Malnutrition in children was also striking, with 148 million children under five years old affected by stunting (too short for age), 45 million suffering from wasting (too thin for height), and 37 million overweight.

Progress in reducing maternal deaths has slowed or stagnated

Progress in averting maternal deaths has also slowed down or stagnated in many parts of the world.

“The number of women dying from a maternal cause has remained unacceptably high. Every two minutes a women dies from maternal causes equating 800 deaths every single day. Achieving SDG target of a 70 deaths per 100,000 live births by 2030 will avert over a million death among women at the global level,” said Dr Haidong Wang, Unit Head, Monitoring, Forecasting and Inequalities, WHO Data, Analytics and Delivery.

The report further highlights the significant health challenges faced by persons with disabilities, refugees and migrants. In 2021, about 1.3 billion people, or 16% of the global population, had disability. This group is disproportionately affected by health inequities resulting from avoidable, unjust and unfair conditions.

Access to healthcare for refugees and migrants remains limited, with only half of the 84 countries surveyed between 2018 and 2021 providing government-funded health services to these groups at levels comparable to their citizens, according to the report.

Dr Haidong Wang, Unit Head, Monitoring, Forecasting and Inequalities, WHO Data, Analytics and Delivery reading out the key highlights from the report.

Health-related SDGs unlikely to be met by 2030

Despite setbacks caused by the pandemic, the world has made some progress towards achieving the WHO’s Triple Billion targets, which aimed to improve the health of 3 billion people between 2019 and 2023, as well as the health-related indicators of the 2030 Sustainable Development Goals (SDGs).

Since 2018, an additional 1.5 billion people achieved better health and well-being, WHO said in its report. Despite gains, rising obesity, high tobacco use, and persistent air pollution hinder progress.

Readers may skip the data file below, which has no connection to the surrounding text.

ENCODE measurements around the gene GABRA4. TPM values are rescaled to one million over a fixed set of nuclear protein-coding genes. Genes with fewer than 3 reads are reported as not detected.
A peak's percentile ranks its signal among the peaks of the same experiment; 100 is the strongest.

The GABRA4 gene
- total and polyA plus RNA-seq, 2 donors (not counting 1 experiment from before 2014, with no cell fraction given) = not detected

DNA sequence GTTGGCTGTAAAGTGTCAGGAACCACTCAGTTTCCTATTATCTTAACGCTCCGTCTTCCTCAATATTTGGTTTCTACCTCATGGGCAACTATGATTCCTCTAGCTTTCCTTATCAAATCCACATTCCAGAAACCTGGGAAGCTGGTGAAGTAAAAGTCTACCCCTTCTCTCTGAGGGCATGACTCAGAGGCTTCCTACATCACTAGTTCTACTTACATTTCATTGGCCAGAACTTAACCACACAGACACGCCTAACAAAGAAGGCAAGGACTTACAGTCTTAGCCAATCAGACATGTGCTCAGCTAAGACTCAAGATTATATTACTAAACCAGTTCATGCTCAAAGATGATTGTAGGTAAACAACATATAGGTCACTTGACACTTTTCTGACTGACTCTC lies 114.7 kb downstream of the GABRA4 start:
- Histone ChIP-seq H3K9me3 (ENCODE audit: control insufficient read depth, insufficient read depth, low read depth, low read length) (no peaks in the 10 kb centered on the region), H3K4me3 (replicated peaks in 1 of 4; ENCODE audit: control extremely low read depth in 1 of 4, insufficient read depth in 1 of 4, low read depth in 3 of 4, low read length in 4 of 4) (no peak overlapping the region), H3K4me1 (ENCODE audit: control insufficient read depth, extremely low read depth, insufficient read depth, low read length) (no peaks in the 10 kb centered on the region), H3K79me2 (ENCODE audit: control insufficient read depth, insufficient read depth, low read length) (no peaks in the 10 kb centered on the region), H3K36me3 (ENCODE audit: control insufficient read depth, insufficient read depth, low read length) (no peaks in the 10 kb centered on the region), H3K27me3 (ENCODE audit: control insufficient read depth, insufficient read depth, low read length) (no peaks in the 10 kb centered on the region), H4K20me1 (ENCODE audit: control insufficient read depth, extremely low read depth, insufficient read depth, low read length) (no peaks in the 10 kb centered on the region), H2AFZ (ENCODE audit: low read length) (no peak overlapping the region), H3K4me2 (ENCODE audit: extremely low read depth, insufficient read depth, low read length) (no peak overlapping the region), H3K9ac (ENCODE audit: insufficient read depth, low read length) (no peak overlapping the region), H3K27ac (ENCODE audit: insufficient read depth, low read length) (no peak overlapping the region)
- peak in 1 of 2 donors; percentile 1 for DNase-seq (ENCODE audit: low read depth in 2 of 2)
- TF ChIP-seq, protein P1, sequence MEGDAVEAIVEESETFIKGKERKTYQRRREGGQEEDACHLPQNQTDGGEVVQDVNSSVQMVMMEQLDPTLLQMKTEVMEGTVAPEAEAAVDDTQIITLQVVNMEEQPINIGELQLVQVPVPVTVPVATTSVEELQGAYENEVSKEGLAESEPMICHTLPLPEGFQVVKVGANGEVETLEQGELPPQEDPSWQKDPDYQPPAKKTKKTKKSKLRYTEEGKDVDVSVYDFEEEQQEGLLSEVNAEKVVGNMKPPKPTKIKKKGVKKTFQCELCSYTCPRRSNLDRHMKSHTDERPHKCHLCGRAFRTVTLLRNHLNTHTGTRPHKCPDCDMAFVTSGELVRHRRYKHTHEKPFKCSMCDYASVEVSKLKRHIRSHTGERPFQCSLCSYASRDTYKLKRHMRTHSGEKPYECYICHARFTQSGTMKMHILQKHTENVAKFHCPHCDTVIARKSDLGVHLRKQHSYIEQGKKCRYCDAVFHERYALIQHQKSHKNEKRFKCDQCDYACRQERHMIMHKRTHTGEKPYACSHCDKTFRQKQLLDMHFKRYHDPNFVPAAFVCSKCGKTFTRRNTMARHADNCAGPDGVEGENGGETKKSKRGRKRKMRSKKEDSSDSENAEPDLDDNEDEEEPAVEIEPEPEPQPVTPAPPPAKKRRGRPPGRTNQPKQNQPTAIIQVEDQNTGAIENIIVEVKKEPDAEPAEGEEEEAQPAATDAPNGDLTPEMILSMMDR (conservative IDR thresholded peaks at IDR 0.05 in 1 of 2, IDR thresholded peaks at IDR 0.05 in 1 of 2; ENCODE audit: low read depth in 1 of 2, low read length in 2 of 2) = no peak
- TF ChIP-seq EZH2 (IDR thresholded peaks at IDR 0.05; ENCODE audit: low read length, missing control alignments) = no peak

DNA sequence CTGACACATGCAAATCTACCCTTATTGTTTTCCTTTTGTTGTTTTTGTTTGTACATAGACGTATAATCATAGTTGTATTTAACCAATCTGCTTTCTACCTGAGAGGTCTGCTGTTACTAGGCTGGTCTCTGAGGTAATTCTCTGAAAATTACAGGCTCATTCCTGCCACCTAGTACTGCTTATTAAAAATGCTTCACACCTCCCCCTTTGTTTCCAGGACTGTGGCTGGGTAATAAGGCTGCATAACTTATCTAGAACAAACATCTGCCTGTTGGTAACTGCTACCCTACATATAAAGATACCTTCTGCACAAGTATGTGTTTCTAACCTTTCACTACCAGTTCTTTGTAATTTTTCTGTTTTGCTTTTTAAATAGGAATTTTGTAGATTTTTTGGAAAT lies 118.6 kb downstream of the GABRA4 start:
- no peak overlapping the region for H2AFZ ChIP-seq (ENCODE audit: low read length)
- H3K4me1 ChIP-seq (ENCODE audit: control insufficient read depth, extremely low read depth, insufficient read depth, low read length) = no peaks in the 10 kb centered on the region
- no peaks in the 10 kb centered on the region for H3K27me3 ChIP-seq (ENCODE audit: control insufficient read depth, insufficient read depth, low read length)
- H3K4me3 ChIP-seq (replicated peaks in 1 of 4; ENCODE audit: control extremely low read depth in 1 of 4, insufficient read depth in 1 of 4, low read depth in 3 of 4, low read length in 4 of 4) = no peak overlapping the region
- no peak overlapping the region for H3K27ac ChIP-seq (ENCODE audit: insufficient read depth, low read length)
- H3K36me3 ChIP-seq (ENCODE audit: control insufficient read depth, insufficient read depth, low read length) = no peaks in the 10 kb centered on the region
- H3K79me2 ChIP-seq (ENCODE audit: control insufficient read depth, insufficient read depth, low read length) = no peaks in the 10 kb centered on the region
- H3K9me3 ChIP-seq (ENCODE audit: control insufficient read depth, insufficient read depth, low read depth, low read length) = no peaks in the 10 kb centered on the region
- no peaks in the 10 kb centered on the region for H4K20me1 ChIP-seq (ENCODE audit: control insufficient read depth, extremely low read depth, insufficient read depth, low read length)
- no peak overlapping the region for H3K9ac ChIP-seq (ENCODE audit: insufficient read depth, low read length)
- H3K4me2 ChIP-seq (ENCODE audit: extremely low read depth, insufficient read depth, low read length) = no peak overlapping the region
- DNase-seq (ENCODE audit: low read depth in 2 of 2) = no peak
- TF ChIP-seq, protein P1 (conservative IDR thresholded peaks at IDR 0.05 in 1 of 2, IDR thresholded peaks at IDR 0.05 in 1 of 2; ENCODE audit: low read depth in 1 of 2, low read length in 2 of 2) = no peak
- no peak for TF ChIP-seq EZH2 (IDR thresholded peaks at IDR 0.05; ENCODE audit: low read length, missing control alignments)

Universal Health Coverage expanded to 585 million more people, falling short of the goal for one billion more people accessing UHC. Additionally, only 777 million more people are likely to be adequately protected during health emergencies by 2025, falling short of the one billion target set by the WHO for emergencies. This protection is increasingly important as the effects of climate change and other global crises increasingly threaten health security. Only 138 million people were living in healthier environments and lifestyles, far short of the 1 billion envisioned for that part of the Triple Billion Goal.

The progress is far from being enough. “While we have made progress towards the Triple Billion targets since 2018, a lot still needs be done. Data is WHO’s superpower. We need to use it better to deliver more impact in countries,” said Dr Asma.

Image Credits: Unsplash.

Combat the infodemic in health information and support health policy reporting from the global South. Our growing network of journalists in Africa, Asia, Geneva and New York connect the dots between regional realities and the big global debates, with evidence-based, open access news and analysis. To make a personal or organisational contribution click here on PayPal.